Featured Image for the blog: Unveiling 5 Exemplary Customer Experiences by CVS

Ding! Your prescription is ready. 

The first time I got a text message from CVS about a prescription ready to pick up, I was thrilled at the convenience. But I didn’t think too much about it once I pulled up to the drive-thru window and snagged what I needed. 

A month later though, when I was running out of my prescription, I got another text message. It asked me to reply if I wanted a refill. 

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Well, that’s easy, I thought. And since then, I’ve been paying attention to all the ways CVS makes my experience so easy. They’ve continuously innovated to reshape their CX and remove effort for their customers, providing leading examples of how to build a good customer experience.

That’s why this month, we’re crushing on CVS

Half of today’s consumers have stopped doing business with a company and switched to a competitor who stayed more relevant and better met their needs. 

CVS knows this. So since 2017, they’ve been building what they deem “the next evolution of customer experience.”

And the work they’ve put into their experience has brought home high returns. The company used to lag in customer satisfaction. But now, they rank above big-name competitors like Walgreens and Rite-Aid in the eyes of customers. CVS snagged one of the top three spots on the ACSI index in 2019.

Let’s dive in and learn examples of good customer experience from a brand dedicated to changing the game.  

1. Delivering omnichannel experiences to meet customers where they are. 

My phone buzzes when it’s time to pick up my latest prescription, when it’s time for a refill, or if the CVS team needs to contact my doctor.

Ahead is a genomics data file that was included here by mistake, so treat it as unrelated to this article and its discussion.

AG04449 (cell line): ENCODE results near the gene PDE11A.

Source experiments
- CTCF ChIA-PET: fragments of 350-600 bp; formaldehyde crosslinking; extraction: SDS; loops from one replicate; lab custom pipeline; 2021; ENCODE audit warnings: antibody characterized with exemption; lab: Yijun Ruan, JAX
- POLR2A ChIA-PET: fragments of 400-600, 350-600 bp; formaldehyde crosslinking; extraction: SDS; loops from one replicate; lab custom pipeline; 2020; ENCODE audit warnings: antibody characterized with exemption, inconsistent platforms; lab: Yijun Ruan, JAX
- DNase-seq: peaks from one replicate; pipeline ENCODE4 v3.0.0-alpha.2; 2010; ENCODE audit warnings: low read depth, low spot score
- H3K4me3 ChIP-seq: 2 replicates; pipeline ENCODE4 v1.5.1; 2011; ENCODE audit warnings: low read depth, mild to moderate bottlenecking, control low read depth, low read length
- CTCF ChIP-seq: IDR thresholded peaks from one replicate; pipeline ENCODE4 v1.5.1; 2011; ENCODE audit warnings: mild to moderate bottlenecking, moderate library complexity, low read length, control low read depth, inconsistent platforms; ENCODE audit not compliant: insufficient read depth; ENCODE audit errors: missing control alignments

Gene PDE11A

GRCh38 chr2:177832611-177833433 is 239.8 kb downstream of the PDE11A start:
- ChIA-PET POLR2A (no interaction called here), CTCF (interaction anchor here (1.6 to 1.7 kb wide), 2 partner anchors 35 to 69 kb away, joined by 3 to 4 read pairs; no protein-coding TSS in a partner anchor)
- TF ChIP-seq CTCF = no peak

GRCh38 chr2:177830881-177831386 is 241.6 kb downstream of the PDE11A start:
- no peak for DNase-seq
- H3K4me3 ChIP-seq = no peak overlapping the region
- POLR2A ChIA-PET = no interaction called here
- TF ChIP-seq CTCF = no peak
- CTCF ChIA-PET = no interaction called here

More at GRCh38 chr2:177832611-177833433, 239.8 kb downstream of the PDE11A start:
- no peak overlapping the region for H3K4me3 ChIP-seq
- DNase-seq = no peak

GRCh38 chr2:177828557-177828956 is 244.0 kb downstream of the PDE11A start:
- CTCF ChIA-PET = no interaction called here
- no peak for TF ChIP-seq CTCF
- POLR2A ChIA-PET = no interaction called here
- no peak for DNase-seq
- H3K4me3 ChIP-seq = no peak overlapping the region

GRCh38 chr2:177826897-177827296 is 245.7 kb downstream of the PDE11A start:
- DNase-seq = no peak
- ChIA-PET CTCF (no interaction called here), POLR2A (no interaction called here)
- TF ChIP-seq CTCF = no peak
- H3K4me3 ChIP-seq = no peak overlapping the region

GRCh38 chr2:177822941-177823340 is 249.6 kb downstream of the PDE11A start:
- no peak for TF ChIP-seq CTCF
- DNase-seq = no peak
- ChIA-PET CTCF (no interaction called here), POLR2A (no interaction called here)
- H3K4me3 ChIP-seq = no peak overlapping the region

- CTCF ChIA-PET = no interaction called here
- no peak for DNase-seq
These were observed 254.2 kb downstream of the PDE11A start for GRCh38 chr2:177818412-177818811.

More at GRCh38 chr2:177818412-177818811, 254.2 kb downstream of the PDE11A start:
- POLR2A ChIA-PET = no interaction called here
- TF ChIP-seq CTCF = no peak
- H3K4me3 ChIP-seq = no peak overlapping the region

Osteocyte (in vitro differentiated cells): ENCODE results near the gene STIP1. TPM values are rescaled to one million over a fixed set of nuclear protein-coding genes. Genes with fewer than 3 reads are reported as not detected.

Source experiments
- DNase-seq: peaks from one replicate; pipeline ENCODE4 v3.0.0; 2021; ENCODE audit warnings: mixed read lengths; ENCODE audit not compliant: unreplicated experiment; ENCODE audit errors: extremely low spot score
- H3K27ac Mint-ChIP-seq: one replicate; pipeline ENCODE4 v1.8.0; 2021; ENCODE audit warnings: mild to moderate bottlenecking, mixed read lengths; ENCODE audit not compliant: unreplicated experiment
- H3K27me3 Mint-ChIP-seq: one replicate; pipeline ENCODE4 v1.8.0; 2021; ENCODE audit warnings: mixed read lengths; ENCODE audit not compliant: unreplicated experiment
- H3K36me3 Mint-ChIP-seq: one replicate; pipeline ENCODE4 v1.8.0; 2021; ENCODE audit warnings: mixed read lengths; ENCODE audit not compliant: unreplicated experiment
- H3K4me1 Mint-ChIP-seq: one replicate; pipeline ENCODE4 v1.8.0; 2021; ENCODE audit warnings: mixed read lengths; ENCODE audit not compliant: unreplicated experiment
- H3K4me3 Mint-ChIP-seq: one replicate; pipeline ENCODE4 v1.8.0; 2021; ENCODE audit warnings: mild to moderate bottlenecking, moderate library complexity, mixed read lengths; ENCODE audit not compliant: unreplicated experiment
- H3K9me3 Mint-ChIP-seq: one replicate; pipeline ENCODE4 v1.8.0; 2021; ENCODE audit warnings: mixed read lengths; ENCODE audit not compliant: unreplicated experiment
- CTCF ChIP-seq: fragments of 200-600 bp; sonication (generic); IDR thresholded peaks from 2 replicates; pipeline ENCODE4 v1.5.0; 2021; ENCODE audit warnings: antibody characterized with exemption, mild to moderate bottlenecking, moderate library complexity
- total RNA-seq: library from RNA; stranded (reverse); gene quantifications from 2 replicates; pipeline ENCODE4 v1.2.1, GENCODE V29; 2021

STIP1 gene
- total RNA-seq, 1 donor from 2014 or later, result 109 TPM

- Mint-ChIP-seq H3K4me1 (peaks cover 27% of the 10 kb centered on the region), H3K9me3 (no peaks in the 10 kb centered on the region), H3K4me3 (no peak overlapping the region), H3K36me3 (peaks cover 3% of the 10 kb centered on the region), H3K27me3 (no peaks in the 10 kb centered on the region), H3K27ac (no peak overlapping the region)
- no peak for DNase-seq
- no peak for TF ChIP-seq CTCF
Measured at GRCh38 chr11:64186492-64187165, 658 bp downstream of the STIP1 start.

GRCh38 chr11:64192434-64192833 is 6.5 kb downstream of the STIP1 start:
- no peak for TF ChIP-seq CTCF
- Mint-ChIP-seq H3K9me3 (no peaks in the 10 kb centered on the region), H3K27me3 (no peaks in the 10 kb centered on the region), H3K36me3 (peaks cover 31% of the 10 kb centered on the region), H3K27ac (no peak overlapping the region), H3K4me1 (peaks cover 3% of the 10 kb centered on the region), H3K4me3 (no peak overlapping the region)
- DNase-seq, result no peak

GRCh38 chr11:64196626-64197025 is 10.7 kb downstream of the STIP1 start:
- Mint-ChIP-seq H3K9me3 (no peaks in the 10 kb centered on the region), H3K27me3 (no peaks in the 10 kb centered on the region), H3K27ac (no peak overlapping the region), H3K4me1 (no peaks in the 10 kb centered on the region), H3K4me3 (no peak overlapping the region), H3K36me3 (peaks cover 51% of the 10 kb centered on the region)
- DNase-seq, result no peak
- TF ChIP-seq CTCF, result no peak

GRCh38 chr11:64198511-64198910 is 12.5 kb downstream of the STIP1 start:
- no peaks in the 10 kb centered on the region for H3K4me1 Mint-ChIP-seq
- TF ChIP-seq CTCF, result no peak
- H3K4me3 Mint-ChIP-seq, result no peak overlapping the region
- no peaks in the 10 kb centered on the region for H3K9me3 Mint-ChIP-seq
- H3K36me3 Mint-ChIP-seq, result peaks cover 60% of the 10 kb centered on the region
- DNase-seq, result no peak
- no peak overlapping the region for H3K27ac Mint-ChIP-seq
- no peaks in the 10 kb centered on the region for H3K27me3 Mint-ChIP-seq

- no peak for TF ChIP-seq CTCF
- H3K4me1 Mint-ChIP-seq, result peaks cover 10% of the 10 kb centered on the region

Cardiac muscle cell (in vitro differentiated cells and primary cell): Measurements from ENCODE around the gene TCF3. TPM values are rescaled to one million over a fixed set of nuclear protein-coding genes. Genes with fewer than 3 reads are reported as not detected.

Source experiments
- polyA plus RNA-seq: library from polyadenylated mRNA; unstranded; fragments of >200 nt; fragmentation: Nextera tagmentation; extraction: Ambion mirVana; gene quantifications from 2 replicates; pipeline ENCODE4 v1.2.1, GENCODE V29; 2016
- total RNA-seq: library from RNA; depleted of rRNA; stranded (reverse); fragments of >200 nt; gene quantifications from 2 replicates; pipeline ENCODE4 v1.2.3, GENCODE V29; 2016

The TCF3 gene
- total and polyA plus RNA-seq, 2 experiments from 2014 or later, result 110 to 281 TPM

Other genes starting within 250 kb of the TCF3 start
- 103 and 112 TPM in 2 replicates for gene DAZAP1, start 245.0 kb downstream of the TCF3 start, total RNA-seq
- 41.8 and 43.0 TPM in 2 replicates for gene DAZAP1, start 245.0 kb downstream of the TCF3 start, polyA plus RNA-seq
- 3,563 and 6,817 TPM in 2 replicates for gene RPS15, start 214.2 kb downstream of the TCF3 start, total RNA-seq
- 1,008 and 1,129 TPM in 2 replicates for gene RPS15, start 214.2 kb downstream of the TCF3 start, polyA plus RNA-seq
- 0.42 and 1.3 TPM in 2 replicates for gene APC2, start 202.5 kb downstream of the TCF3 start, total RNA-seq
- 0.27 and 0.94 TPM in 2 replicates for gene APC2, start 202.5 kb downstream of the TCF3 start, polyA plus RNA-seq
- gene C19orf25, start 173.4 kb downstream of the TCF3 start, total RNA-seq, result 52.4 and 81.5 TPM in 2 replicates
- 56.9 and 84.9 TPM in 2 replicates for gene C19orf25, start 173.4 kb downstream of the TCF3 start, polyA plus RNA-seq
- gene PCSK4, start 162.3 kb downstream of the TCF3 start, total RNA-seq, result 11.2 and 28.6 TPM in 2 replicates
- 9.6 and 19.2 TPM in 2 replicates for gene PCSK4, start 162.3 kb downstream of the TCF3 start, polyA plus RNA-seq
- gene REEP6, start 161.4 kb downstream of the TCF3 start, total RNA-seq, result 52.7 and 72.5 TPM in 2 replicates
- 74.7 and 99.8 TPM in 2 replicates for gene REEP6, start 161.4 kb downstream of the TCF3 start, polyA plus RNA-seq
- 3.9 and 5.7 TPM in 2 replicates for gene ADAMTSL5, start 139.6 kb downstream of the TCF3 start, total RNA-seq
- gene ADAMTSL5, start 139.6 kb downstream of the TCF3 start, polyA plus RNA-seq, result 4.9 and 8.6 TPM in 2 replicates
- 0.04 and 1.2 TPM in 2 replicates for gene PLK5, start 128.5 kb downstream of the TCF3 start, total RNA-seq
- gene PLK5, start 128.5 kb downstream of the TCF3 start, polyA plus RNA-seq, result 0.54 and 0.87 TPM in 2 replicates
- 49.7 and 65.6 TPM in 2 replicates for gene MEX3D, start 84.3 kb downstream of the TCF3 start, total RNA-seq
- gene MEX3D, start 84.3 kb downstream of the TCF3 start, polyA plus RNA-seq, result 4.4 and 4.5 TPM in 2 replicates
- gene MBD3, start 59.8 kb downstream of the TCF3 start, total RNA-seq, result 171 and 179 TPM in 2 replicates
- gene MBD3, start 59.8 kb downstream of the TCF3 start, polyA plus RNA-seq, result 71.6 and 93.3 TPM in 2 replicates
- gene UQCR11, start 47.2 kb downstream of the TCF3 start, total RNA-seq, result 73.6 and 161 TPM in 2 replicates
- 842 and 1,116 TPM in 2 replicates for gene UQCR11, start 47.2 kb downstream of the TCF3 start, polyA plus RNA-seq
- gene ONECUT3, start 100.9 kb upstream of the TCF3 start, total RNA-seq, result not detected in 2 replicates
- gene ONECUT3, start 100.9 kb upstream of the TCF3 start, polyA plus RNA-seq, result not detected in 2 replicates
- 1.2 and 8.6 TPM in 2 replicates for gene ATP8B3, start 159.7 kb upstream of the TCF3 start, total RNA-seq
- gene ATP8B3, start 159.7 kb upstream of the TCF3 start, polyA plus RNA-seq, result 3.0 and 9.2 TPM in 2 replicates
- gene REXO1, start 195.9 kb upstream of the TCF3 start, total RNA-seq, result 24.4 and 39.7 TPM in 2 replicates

Fast text messages let me know the status of my prescriptions and offer a channel to respond. If I want my prescription refilled, all I have to do is type the letter “R” and press send to process my refill. Why? Because that’s how I prefer to communicate. 

But for people who don’t find fast text messages helpful, CVS has other options. 

The brand doesn’t force you into a journey that doesn’t fit your needs. Instead, they offer a truly omnichannel experience. One where you can pick up the phone and talk to a local pharmacist. Or, where you can email an agent working for their customer service team. Even better, their customer service agents have full access to your customer history, so they can provide a tailored experience just like the one you’d get in person. No matter how you want to reach out, CVS doesn’t hide help behind a confusing customer journey. 

Your customers expect service that’s reliable, consistent, and personalized to their needs. Learn how an omnichannel contact center helps you deliver on those expectations.


2. They create standout experiences through digital channels and brick-and-mortar.

Last December, I was visiting family in my hometown in North Carolina. I stopped by my local CVS for some items (and a bit of nostalgia). But when I walked in, the store looked nothing like I remembered. There were displays of healthy grab-and-go snacks, digital touch screens at every checkout station, and beauty products that looked like they belonged in Sephora, not CVS.

An example of good customer experience: revamping your store layouts for customers
Here’s the layout of some of the revamped CVS stores.

The brand overhauled their entire experience for customers – both in-store and online. 

Now, in addition to picking up prescriptions in the drive-thru, CVS offers a drive-thru menu for other common over-the-counter medications, like Ibuprofen and Claritin. You can pull up and get what you need, without stepping foot inside. (This was a pre-pandemic move, by the way). 

What’s more? They’ve built vending machines for personal care items – like hand sanitizer, basic medications, and toiletries. You can find these in local malls or shopping centers. Experiences at your local CVS now match any digital experience you get from the company, too. They’ve nailed consistency in the customer journey.